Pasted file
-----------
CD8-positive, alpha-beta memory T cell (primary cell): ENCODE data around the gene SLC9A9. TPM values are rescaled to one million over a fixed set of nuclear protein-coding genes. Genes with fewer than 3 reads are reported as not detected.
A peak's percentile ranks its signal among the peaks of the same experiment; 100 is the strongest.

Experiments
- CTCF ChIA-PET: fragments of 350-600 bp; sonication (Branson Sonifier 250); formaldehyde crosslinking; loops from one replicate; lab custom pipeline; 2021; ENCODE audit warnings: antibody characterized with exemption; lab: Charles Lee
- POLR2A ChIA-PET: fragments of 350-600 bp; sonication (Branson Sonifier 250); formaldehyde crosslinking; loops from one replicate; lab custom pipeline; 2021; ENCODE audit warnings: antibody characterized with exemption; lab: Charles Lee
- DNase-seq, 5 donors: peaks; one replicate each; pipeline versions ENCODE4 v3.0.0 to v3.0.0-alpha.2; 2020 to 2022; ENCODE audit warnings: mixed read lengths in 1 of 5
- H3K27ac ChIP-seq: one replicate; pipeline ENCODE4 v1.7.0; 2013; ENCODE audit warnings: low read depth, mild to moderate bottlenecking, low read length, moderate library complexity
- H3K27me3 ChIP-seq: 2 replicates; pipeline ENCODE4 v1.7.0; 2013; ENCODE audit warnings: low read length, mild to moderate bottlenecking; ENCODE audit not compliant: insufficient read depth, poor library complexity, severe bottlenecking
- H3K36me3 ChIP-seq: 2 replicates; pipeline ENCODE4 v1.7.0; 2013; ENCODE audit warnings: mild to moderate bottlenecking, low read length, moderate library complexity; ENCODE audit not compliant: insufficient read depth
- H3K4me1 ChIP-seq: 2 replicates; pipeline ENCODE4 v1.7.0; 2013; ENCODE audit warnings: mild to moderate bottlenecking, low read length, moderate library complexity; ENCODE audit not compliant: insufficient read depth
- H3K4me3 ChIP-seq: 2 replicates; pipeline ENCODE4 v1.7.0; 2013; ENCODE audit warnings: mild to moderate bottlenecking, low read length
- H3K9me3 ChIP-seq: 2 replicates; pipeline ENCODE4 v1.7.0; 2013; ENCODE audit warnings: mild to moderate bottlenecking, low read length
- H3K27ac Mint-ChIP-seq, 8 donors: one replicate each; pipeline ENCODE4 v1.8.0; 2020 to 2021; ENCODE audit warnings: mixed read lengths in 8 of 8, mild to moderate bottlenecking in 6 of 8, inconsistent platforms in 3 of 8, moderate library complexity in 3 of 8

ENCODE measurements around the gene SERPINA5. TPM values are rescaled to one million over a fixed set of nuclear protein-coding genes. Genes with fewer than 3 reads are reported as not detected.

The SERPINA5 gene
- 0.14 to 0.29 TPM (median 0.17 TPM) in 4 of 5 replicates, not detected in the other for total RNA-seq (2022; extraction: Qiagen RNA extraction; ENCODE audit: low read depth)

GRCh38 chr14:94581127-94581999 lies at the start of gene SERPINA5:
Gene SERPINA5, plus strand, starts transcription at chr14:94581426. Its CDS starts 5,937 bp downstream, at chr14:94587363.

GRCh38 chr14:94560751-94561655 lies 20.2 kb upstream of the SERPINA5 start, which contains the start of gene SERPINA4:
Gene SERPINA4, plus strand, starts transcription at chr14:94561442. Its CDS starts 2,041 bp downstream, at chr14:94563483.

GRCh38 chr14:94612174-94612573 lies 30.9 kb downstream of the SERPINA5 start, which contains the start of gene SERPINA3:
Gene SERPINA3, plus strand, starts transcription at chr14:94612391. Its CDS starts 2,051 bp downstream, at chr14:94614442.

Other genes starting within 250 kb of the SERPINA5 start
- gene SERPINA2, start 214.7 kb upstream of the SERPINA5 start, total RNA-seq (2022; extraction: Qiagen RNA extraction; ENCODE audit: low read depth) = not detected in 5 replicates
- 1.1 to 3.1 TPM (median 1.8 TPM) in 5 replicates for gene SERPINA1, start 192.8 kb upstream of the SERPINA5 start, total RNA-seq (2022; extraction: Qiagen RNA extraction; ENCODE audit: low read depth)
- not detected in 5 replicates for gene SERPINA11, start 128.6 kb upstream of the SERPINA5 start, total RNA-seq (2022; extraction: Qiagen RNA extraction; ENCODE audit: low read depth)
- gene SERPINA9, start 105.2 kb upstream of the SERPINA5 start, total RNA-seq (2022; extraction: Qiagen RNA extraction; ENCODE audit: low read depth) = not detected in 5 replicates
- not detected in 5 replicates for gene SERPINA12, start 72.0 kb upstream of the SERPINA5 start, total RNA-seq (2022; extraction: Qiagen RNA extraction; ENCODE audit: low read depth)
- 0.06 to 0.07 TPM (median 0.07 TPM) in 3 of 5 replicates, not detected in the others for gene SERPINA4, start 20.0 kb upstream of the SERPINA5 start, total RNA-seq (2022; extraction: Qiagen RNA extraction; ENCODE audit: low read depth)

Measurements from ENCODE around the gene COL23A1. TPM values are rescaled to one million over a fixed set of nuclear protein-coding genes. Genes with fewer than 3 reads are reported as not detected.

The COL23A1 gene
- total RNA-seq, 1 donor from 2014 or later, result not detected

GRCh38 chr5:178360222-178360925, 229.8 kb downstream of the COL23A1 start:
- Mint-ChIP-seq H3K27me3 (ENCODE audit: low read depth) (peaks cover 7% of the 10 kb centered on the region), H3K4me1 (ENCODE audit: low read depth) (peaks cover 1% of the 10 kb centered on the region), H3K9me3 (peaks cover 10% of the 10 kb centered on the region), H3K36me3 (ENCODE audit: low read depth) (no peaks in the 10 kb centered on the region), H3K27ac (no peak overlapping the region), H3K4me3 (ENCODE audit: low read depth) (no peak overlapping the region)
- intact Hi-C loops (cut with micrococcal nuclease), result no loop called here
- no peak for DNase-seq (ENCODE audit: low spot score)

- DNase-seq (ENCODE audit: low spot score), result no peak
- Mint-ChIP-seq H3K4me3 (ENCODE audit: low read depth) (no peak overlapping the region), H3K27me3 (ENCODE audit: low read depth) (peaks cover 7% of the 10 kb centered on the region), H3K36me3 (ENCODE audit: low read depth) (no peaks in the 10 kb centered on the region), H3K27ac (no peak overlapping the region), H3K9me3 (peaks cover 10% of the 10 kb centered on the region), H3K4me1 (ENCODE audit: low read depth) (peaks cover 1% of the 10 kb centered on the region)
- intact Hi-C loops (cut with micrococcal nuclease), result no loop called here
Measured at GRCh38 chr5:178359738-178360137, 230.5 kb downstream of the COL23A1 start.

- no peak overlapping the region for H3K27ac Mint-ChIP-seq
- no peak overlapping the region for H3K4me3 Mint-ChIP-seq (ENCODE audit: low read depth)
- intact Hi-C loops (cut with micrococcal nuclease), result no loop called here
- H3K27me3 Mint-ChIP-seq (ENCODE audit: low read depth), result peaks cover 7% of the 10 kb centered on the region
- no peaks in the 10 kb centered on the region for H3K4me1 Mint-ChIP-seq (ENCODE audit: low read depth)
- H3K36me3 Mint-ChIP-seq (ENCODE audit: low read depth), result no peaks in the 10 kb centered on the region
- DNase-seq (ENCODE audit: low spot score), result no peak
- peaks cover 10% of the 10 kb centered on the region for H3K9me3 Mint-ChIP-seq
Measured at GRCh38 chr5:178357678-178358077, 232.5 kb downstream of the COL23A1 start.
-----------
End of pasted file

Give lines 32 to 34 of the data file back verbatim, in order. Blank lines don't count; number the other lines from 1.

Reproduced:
- total RNA-seq, 1 donor from 2014 or later, result not detected

GRCh38 chr5:178360222-178360925, 229.8 kb downstream of the COL23A1 start:
- Mint-ChIP-seq H3K27me3 (ENCODE audit: low read depth) (peaks cover 7% of the 10 kb centered on the region), H3K4me1 (ENCODE audit: low read depth) (peaks cover 1% of the 10 kb centered on the region), H3K9me3 (peaks cover 10% of the 10 kb centered on the region), H3K36me3 (ENCODE audit: low read depth) (no peaks in the 10 kb centered on the region), H3K27ac (no peak overlapping the region), H3K4me3 (ENCODE audit: low read depth) (no peak overlapping the region)